If you're anything like me, you've been suffering for the last few weeks from NSA fatigue. You know you ought to follow everything that Glenn Greenwald and Julian Sanchez link to, but you have a job, a wife, a dog, you try to sleep every night, and there's just not enough hours in the day to stay on top of everything.
So you miss a few stories. But here's one that's truly remarkable:
The NSA, which still has a few rules that ban it from collecting every email message in America, has figured out how to evade the rules by collecting the messages overseas.
This means that government officials very likely can collect your domestic messages, because Google and Yahoo back up their data and email messages on servers across four continents, according to this Washington Post story.
The Post story says that Google and Yahoo pay big bucks to transfer the data on supposedly private cables and that Google makes a considerable effort to encrypt their customers' data. Oh, well:
They had reason to think, insiders said, that their private, internal networks were safe from prying eyes.
In an NSA presentation slide on “Google Cloud Exploitation,” however, a sketch shows where the “Public Internet” meets the internal “Google Cloud” where their data resides. In hand-printed letters, the drawing notes that encryption is “added and removed here!” The artist adds a smiley face, a cheeky celebration of victory over Google security.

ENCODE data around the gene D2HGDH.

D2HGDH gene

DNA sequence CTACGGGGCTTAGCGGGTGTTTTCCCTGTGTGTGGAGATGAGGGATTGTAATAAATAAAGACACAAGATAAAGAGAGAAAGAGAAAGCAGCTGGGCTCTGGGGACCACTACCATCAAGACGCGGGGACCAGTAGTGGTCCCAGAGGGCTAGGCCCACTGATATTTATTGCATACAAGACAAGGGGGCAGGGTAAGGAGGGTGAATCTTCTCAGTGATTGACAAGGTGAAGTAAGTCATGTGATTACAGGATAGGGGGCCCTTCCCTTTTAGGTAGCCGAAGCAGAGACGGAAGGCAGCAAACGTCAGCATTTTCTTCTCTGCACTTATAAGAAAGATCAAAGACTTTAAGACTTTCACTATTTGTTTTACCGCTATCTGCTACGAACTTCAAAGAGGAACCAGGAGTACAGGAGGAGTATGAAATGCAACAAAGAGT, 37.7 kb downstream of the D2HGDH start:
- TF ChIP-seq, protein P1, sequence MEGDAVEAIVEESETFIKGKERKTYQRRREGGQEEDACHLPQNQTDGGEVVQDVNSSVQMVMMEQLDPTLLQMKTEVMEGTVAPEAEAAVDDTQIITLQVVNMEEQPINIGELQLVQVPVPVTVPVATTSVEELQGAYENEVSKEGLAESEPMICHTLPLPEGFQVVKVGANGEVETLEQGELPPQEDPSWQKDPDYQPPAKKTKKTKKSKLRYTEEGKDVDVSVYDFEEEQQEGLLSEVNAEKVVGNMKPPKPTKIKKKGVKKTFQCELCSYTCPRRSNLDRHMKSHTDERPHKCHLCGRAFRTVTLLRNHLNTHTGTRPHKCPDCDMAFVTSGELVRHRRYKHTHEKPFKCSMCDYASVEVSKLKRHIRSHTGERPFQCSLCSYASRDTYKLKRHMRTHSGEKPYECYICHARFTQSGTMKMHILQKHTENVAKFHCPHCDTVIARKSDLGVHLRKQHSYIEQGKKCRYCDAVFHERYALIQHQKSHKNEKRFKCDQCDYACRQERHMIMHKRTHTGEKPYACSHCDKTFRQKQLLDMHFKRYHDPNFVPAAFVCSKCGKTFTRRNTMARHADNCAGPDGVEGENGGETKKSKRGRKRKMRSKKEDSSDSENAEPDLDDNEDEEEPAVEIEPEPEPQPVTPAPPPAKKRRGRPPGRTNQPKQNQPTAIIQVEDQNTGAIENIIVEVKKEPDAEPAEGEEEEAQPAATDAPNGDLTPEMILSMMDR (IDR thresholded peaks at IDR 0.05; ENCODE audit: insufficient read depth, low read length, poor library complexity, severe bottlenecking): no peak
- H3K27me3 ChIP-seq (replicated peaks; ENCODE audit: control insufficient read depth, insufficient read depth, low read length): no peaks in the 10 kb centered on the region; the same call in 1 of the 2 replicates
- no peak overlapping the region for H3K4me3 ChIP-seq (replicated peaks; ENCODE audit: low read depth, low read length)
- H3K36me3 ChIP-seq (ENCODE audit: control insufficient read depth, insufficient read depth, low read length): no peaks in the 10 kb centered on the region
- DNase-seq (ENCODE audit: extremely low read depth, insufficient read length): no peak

Two engineers with close ties to Google exploded in profanity when they saw the drawing. “I hope you publish this,” one of them said.
This sort of thing is sparking a backlash from the cypherpunk crowd. Slate reports that an automatic email encryption system is being developed that will make it easy for folks to keep their messages private.
In my experience, the chief obstacle to adoption of PGP is not that it's difficult to use, but that it's difficult to get people to use it. Even many libertarians who are more than computer literate simply won't bother. If the Dark Mail Alliance can make a dent in that, it would be a real breakthrough.